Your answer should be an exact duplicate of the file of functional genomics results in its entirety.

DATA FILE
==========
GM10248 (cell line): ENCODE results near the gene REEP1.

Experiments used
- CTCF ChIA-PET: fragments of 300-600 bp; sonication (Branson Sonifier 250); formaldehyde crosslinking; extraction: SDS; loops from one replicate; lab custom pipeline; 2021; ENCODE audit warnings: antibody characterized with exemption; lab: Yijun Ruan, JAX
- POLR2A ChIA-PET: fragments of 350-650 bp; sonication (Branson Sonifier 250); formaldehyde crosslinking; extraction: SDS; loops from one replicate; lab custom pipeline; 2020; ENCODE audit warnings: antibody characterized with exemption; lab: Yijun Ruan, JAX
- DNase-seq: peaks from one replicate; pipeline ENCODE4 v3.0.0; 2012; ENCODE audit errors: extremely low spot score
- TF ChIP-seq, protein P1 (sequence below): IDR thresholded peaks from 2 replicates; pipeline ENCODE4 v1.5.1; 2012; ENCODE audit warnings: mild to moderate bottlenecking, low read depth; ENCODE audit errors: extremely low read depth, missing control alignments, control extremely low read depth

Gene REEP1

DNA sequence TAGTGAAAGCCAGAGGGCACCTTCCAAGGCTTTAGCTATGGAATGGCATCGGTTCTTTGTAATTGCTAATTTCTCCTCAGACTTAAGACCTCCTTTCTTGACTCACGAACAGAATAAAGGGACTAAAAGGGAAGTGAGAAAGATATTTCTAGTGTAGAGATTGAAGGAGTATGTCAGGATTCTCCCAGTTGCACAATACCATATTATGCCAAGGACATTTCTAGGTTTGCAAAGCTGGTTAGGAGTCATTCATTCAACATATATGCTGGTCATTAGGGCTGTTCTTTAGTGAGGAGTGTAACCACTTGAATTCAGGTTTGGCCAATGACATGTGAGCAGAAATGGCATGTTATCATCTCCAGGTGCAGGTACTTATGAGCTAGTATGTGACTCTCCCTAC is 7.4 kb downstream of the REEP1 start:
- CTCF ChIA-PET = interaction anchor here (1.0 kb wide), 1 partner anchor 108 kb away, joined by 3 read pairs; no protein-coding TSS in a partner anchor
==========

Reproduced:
GM10248 (cell line): ENCODE results near the gene REEP1.

Experiments used
- CTCF ChIA-PET: fragments of 300-600 bp; sonication (Branson Sonifier 250); formaldehyde crosslinking; extraction: SDS; loops from one replicate; lab custom pipeline; 2021; ENCODE audit warnings: antibody characterized with exemption; lab: Yijun Ruan, JAX
- POLR2A ChIA-PET: fragments of 350-650 bp; sonication (Branson Sonifier 250); formaldehyde crosslinking; extraction: SDS; loops from one replicate; lab custom pipeline; 2020; ENCODE audit warnings: antibody characterized with exemption; lab: Yijun Ruan, JAX
- DNase-seq: peaks from one replicate; pipeline ENCODE4 v3.0.0; 2012; ENCODE audit errors: extremely low spot score
- TF ChIP-seq, protein P1 (sequence below): IDR thresholded peaks from 2 replicates; pipeline ENCODE4 v1.5.1; 2012; ENCODE audit warnings: mild to moderate bottlenecking, low read depth; ENCODE audit errors: extremely low read depth, missing control alignments, control extremely low read depth

Gene REEP1

DNA sequence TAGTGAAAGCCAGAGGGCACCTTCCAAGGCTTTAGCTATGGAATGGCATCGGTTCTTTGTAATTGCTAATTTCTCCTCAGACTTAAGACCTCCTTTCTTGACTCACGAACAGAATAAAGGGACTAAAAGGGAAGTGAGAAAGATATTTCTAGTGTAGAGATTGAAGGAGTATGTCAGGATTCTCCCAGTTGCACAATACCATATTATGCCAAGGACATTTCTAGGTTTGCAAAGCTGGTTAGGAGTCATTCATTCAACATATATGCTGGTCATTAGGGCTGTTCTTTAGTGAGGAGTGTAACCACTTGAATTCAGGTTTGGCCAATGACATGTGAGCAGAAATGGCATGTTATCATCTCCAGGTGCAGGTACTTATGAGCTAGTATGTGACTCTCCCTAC is 7.4 kb downstream of the REEP1 start:
- CTCF ChIA-PET = interaction anchor here (1.0 kb wide), 1 partner anchor 108 kb away, joined by 3 read pairs; no protein-coding TSS in a partner anchor